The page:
Survival. The survival data used in the model for afatinib were based on parametric models fitted to empirical data from LUX-Lung 3. Both independent (performed by a blinded independent adjudication team) and investigator assessments of disease progression (ie, PFS) were reported in LUX-Lung 3. In the base case, the fitted data were based on the independent assessment of PFS. The following parametric models were considered in order to identify the model that best fit the data: exponential, Weibull, Gompertz, log-logistic, and log-normal. The best fit for PFS was obtained by using a log-logistic parametric model. The best-fitting parametric model for afatinib OS was a Weibull function. These parametric models provided the estimates and predictions for survival during and after the time frame of the empirical data.
For erlotinib, the survival curves were estimated based on hazard ratios that were applied to the hazard functions estimated from each of the afatinib parametric models. The hazard ratios for erlotinib versus afatinib were obtained from a previously published network meta-analysis of trials for the treatment of EGFR mutation–positive NSCLC with similar patient populations and treatment doses.9,10 Figure 2 presents the survival curves for both afatinib and erlotinib used in the base-case analysis.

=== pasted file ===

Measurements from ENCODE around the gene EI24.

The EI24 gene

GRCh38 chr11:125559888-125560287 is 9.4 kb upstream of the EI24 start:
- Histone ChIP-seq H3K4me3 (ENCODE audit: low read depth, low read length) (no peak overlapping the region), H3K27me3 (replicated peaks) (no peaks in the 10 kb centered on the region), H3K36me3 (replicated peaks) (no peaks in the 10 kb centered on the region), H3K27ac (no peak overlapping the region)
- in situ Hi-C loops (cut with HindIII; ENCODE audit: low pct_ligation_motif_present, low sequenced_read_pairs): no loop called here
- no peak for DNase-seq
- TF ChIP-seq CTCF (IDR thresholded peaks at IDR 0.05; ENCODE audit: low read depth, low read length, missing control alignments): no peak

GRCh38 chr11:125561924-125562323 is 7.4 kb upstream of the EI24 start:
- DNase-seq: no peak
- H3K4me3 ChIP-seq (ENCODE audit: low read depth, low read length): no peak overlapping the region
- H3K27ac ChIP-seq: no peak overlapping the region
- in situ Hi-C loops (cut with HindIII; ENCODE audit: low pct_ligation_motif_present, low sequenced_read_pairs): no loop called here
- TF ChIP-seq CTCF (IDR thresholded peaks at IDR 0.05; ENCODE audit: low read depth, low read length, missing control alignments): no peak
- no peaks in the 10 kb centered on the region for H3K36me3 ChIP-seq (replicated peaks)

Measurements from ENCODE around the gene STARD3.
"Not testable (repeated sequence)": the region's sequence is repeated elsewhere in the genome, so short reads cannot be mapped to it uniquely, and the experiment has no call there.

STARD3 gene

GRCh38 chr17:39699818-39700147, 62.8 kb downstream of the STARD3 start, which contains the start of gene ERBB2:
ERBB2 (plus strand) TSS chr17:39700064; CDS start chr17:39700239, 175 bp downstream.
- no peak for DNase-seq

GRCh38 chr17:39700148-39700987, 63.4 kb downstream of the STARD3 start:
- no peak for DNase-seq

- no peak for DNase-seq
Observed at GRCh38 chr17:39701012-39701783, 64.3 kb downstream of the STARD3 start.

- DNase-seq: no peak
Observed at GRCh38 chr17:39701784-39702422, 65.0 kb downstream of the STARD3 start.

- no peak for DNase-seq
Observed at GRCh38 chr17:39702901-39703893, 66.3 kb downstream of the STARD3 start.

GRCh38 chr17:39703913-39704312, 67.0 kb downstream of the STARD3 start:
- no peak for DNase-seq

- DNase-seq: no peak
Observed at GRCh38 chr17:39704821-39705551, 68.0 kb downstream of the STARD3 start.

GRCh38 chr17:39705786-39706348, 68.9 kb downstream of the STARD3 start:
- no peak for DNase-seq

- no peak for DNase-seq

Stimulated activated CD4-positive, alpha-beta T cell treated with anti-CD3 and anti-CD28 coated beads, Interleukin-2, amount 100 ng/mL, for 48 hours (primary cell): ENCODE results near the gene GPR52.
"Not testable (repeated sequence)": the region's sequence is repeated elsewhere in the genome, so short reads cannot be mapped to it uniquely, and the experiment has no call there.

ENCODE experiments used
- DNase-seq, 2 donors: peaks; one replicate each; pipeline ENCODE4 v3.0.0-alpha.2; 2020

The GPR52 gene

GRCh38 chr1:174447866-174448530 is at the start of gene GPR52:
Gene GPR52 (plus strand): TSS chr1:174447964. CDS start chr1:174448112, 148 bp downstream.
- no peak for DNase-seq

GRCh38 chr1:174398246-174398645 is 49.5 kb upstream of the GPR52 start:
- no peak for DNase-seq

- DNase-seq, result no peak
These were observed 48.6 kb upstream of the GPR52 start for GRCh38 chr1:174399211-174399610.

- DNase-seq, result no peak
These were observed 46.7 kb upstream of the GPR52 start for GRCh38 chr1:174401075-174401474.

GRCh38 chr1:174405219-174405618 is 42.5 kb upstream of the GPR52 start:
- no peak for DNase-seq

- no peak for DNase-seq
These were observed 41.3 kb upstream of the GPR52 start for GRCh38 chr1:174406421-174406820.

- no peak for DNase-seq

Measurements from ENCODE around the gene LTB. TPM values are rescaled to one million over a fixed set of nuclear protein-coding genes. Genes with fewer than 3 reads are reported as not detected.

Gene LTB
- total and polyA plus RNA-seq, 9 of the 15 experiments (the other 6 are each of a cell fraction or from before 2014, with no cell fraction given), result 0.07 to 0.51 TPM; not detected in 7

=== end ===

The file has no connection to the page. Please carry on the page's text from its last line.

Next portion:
Adverse Reactions. While on first-line TKI treatment, patients could experience adverse reactions. Only grade 3 and 4 adverse reactions that occurred in at least 5% of afatinib- or erlotinib-treated patients were included in the model. These were assumed to occur in the first month of treatment only, as most adverse reactions would present in the first month.11 After this point, it was assumed that adverse reactions would resolve. The probabilities of adverse reactions were obtained from the pivotal trials for both afatinib and erlotinib (Table 1) and were applied in the first cycle only.4,6
Utilities. The default utility value of the progression-free disease state for both treatment and comparator arms was based on the EQ-5D assessment of patients enrolled in LUX-Lung 3 (data on file). Utility scores were calculated from the five EQ-5D item scores using United Kingdom preference weights and were summarized by randomized treatment and visit. For the model, a mean utility value was used, estimated from the area under the curve to the truncation time. The utility value for the progressive disease state was derived using a utility decrement for progressive disease (0.1798) obtained from Nafees and colleagues,12 subtracted from the utility value for progression-free disease. Similarly, a disutility for each adverse reaction was included to reduce the quality of life in patients experiencing that adverse reaction (Table 2). Because adverse reactions were assumed to occur in the first month of treatment, the disutility associated with adverse reactions was applied only during the first model cycle.